Hillbilly Elegy Review
Ron Howard’s adaptation of Hillbilly Elegy arrives on Netflix as a newly coronated relic of a bygone era. A New York Times bestseller in the wake of Hilary Clinton’s surprise election loss, a status partially fuelled by the media desperately trying to understand why the white working class suddenly swung in favour of a Republican party who didn’t represent their best interests, J.D Vance’s memoir proved to be provocative for a number of reasons - a status that has largely endured, as he has dropped the mild mannered veneer of social conservatism to openly speak in favour of far right policies. It comes as no surprise that a safe pair of hands such as Howard’s largely neuters any potential political controversy, attempting to divorce the source material from a contentious period in history, where the struggles depicted in the book won’t be overshadowed by a context forced upon it.
Naturally, this yields very mixed results, as a humanist drama about addiction and class struggles is still being told from the very distinctive point of view of its author (the protagonist of the tale), ensuring a clear ceiling as to how apolitical Howard can make a story dictated from an unshakeably Republican mindset. And while the film is far from the Trump voter love letter many feared, the watering down of the source material’s provocative insights leaves Howard with a completely different problem. His Hillbilly Elegy is a tale of a family overcoming addiction that doesn’t attempt to understand the generational cycles of poverty that lead to substance abuse beyond the broadest of strokes, shying away from anything that could be interpreted as a political comment contrary to the source material. It’s a missed opportunity to transform a problematic memoir into a meaningful statement, so terrified of becoming a political hot potato it opts to say as little as possible instead.
The story is split evenly between the mid 1990s and the early 2010s. In the nineties, J.D Vance (Owen Asztalos) is constantly moving from home to home due to a mother (Amy Adams) grappling with an all consuming heroin addiction, that leaves him mostly in the care of his wildcard grandmother (Glenn Close). In the 2010s, the older Vance (Gabriel Basso) is trying to make a name for himself in the legal field, but finds himself returning to his hometown after getting word that his mum has relapsed and been admitted to hospital.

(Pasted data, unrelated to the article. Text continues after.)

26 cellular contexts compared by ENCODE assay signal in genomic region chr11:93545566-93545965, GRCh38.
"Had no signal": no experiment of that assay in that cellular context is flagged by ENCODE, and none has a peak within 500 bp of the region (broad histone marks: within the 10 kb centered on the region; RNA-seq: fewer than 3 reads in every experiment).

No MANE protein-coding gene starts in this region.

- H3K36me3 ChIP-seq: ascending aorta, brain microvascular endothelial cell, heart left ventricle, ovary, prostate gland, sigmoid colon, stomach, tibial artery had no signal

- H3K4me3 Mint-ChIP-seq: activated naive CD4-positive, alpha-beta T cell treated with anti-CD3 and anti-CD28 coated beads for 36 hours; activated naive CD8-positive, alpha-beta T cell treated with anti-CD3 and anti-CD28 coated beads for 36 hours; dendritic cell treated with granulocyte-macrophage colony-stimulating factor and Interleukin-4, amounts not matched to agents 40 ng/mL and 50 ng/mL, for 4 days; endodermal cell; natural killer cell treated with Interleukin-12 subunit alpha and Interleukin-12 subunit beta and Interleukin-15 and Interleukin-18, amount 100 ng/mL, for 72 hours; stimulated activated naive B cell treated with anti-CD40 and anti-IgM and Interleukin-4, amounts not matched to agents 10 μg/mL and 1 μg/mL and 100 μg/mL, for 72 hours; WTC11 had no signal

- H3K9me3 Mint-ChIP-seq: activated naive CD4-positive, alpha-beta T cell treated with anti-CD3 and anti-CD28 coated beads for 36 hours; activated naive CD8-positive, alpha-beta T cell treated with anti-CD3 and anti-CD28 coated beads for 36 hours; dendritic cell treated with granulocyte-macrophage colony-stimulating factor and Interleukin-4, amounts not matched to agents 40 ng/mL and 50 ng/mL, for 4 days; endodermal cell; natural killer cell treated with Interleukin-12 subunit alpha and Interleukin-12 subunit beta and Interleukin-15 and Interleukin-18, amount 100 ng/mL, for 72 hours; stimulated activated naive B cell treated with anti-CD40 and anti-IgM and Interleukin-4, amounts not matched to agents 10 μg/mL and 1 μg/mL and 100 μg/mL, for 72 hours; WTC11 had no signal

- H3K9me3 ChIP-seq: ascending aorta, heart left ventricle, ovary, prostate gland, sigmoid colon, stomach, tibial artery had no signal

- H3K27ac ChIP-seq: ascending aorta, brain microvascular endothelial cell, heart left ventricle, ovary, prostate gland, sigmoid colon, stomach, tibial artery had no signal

Screenwriter Vanessa Taylor is not blind to the inherent contradictions of Vance’s worldview, keenly aware she’s dealing with a social conservative who often remarks that the Republican party are economically unsuited to the working class. The closest the film even gets to a political statement appears to be from the opposite side of the aisle altogether, as the character of J.D lashes out at a hospital worker who has to remove his mother from the facilities, as her insurance has lapsed and can’t be treated to healthcare - arguably showing awareness that Medicare for all would effectively help break the cycles of addiction that plague many working class families in the States. The problem is that her screenplay never dares to delve any deeper, refusing to contradict the worldview presented in the memoir, even as it’s aware of its many limitations.
Outside of its politics, the film does a disservice to the struggles of the working class in another way - getting two rich Hollywood actresses to do camped up, showy performances in a manner that feels like awards bait first, and an attempt to do service to real people devastated by addiction a distant second. An act of “class drag”, if you will. Of course, there is a strange campy enjoyment to both lead performances, but that’s largely due to a meta reading of the film as a vessel solely to get these two famous awards season bridesmaids their golden statues. In context, their over-exaggerated drawls do a disservice to the wider drama - what should be an understated work in the same vein as Winter’s Bone opts not to handle any of its hot button issues with the sensitivity needed. In short, it becomes a melodrama even more disconnected from the rural working class the source material already struggled to make its readers understand.
Hillbilly Elegy is available to watch on Netflix from November 24.